The alliance’s current operating board also includes a Bosch representative in the shape of Dirk Slama, the chief alliance officer of Bosch Software Innovations. All in all, some 20 established companies and start-ups have joined together to set up the Trusted IoT Alliance. The alliance is open to new members. At its regular conferences, companies, software developers, and providers of blockchain and related technologies can meet to share insights. For a list of the founding members and other information, go to: https://www.trustediot.org/
- Bosch CEO Dr Volkmar Denner: “Blockchain and similar technological approaches are strategically very important”
- Dirk Slama, the chief alliance officer of Bosch Software Innovations.
- Blockchain can help detect odometer fraud in motor vehicles.
Fact sheet: Five questions about Blockchain
Blockchain – A distributed database for better transparency and security on the internet of things.
What does “blockchain” mean?
A blockchain comprises databases that store sets of transactional data. These allow private individuals and businesspeople to store sensitive data or figures (e.g. on sales transactions, deliveries, or money transfers) on many distributed computers, thus eliminating the need for a central server operated by, say, a bank. Interlocking chains ensure it is impossible to falsify data exchanged among manufacturers, logistics companies, repair specialists, and other users.
What is the principle behind blockchain?
Digital information is stored block by block. The type of information is secondary; a blockchain can store a contract, certificate, or will. Everybody in a blockchain network can check independently whether the other parties to an exchange of data are using the same blockchain version. In other words, all parties can access some or all information in a chain. As a result, manipulating data would require an unbelievable amount of effort – assuming it is even possible in the first place.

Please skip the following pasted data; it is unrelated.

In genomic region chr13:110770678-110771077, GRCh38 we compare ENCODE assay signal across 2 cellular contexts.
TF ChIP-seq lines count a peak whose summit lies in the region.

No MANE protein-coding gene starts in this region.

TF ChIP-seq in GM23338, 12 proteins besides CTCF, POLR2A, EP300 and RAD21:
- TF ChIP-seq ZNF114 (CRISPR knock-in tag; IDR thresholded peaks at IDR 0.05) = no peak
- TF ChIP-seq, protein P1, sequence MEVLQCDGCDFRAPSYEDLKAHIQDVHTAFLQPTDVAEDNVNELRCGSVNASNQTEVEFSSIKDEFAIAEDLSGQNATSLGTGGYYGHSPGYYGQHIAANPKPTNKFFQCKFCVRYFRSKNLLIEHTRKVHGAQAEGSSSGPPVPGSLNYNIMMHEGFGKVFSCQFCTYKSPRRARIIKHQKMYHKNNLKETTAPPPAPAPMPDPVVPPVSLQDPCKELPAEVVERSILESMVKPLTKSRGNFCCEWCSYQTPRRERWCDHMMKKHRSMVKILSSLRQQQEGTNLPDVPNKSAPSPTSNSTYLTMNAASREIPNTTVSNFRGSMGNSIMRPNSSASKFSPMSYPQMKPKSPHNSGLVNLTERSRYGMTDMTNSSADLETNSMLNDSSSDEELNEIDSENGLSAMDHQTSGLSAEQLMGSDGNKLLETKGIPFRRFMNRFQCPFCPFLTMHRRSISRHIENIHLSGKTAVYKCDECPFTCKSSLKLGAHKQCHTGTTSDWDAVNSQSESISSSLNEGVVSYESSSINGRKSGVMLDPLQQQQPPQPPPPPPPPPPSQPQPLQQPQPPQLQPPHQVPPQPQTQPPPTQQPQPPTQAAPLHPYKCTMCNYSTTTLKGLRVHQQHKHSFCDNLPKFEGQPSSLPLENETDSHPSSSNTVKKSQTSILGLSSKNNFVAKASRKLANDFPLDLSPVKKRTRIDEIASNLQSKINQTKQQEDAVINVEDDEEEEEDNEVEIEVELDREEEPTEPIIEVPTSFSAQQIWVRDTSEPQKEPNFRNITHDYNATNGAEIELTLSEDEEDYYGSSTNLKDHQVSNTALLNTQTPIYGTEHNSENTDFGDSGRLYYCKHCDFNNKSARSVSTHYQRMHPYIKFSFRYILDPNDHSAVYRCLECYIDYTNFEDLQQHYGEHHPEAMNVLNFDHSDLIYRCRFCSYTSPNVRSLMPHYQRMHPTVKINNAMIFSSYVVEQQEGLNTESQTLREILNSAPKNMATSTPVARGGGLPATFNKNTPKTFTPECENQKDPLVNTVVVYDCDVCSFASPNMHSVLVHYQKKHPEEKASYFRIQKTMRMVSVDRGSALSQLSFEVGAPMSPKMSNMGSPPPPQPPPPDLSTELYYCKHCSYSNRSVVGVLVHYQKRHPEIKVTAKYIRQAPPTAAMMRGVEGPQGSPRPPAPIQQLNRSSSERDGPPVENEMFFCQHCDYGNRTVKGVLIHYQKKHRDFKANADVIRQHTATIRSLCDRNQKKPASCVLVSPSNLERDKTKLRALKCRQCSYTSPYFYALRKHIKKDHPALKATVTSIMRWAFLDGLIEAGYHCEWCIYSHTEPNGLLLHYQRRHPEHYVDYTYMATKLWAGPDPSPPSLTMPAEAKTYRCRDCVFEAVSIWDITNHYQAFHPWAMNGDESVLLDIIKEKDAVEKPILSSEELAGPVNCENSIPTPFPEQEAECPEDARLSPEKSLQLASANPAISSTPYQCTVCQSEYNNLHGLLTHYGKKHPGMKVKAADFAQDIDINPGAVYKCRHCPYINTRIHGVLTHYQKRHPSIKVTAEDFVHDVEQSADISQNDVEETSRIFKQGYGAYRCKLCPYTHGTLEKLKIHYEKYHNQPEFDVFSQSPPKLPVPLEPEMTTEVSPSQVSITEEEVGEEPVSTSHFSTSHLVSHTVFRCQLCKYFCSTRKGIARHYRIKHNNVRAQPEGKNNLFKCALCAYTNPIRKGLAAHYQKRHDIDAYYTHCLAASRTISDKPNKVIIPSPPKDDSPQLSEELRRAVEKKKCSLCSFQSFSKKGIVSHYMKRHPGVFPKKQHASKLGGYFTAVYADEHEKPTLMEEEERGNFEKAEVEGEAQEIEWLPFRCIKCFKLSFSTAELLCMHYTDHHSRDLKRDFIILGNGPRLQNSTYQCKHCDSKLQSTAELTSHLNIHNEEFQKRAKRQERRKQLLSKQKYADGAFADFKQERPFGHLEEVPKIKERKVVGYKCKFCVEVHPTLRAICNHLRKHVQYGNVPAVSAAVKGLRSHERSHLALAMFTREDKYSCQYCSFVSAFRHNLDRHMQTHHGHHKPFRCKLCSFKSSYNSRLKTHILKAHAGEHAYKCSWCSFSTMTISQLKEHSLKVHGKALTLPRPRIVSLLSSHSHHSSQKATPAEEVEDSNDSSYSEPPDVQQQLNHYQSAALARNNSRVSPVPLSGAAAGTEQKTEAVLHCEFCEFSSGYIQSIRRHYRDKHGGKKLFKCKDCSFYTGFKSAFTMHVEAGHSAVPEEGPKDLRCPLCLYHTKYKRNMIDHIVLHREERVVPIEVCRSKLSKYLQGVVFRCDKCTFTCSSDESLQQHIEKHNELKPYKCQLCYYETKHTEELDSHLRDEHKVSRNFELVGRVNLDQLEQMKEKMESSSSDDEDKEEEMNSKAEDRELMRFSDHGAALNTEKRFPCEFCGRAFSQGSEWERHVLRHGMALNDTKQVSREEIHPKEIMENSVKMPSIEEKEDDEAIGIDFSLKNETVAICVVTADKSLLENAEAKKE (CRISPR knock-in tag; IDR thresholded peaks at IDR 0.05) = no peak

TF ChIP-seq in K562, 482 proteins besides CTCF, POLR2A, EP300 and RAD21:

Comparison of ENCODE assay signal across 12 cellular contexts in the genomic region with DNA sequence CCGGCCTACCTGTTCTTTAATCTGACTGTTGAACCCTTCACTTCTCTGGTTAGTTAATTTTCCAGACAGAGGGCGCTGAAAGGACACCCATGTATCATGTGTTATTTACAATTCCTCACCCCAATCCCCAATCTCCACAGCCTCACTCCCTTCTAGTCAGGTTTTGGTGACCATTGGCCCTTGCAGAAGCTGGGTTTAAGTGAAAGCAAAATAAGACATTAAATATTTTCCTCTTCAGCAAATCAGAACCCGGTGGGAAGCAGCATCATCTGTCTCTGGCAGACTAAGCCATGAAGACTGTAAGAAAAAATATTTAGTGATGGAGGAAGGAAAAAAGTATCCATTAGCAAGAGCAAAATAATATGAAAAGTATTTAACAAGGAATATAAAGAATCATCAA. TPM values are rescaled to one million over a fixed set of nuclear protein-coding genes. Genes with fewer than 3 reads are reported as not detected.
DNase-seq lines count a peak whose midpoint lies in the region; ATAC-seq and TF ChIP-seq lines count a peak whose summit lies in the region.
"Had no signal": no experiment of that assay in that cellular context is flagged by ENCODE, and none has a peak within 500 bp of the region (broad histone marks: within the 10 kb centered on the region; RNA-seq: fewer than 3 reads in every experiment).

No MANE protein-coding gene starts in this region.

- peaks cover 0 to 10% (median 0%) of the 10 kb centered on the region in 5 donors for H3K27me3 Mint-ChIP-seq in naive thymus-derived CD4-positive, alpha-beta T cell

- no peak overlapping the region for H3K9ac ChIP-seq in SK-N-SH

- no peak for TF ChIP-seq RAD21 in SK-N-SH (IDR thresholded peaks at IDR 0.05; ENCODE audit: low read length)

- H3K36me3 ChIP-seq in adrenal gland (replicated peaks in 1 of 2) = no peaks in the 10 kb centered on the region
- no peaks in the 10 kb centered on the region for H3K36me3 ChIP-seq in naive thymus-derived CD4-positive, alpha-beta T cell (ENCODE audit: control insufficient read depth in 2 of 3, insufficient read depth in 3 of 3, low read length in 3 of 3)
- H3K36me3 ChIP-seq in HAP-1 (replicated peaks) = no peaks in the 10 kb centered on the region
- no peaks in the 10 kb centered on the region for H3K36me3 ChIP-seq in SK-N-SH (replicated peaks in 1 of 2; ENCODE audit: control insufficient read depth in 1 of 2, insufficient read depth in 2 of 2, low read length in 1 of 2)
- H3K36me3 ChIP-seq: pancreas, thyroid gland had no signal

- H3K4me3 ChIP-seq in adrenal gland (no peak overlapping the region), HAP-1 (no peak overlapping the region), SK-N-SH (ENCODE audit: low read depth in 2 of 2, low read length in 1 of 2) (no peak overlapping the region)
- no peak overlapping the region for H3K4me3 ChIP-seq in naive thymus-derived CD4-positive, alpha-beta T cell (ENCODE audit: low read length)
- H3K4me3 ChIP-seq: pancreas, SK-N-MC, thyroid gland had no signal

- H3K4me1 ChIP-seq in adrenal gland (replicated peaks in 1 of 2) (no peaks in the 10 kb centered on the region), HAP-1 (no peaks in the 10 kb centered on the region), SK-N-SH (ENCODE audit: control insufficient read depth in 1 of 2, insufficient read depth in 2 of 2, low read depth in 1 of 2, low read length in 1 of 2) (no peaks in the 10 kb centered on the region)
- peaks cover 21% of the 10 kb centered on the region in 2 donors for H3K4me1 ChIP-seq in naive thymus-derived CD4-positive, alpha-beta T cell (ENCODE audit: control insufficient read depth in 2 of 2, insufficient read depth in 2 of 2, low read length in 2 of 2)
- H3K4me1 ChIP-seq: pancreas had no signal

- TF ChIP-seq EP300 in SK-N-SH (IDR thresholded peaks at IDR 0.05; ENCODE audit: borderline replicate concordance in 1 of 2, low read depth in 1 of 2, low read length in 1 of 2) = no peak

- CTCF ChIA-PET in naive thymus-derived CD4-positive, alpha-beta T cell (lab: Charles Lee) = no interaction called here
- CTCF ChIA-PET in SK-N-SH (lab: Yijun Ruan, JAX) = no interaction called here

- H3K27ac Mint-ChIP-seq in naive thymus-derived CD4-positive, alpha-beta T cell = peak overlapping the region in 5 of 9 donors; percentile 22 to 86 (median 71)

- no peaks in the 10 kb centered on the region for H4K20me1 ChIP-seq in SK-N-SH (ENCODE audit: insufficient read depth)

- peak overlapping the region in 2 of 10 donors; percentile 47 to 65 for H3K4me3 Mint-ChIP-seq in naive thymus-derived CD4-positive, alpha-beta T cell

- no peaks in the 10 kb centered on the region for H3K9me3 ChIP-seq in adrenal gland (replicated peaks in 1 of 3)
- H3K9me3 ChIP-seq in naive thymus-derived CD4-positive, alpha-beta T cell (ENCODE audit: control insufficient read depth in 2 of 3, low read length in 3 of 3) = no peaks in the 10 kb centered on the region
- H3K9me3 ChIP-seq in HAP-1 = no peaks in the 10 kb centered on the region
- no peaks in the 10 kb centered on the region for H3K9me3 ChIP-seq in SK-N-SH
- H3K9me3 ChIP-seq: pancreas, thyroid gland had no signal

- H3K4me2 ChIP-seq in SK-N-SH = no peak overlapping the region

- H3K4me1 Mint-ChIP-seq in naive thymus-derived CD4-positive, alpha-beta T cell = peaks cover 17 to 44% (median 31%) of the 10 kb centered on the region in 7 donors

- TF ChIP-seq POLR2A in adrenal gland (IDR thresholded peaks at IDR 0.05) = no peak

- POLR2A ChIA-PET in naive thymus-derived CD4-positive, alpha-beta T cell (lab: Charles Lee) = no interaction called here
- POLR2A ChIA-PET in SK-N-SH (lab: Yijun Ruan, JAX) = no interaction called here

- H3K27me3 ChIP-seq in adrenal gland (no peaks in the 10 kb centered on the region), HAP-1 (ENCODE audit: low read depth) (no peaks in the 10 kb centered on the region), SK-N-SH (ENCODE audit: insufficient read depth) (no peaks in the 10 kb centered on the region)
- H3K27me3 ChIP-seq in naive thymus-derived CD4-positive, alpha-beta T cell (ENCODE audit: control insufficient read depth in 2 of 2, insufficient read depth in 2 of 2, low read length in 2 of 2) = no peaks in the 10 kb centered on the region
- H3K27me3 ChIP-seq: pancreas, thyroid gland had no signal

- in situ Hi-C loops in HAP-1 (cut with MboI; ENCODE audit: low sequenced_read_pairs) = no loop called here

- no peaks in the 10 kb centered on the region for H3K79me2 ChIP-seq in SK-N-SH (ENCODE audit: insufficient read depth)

What are the benefits of blockchain?
Transparency, security, and efficiency are the three key advantages of blockchain. For example, a trusted third party is not required to vouch for money transfers. Users therefore have no need for banks, insurance providers, intermediaries, or auditors. Blockchain users can depend on each other, sealing the deal with a kind of virtual handshake. This innovation also makes financial transactions faster, less expensive, and more secure. In consequence, notaries and insurance brokers are being compelled to reduce their traditionally high fees for services rendered.
Where is blockchain used?
Blockchain technology is used primarily wherever data tracking is important. Postal services, for instance, can use blockchains to prove that a package has been delivered. Some hope to exploit this technology in the future for the authentication of digital documents. The blockchain principle can also be applied to the purchase or sale of vehicles, real estate, and stocks.
How does Bosch use blockchain?
Bosch is currently researching many possible applications. One project at an advanced stage concerns odometer fraud in motor vehicles. In this project, a connected test car regularly sends the current odometer reading to a secure distributed database that is accessible worldwide. A digital certificate verifies that the data is authentic. Only the vehicle owner can read the data, which is always encrypted before it is sent. This ensures compliance with data security requirements because no organisation can access the vehicle identification number and the vehicle’s odometer reading – neither the original equipment manufacturer, nor Bosch, nor its project partner TÜV Rheinland, a German certification authority. When the owner decides to sell their vehicle, they can choose whether or not to have a certificate issued to verify the authenticity of the data on record.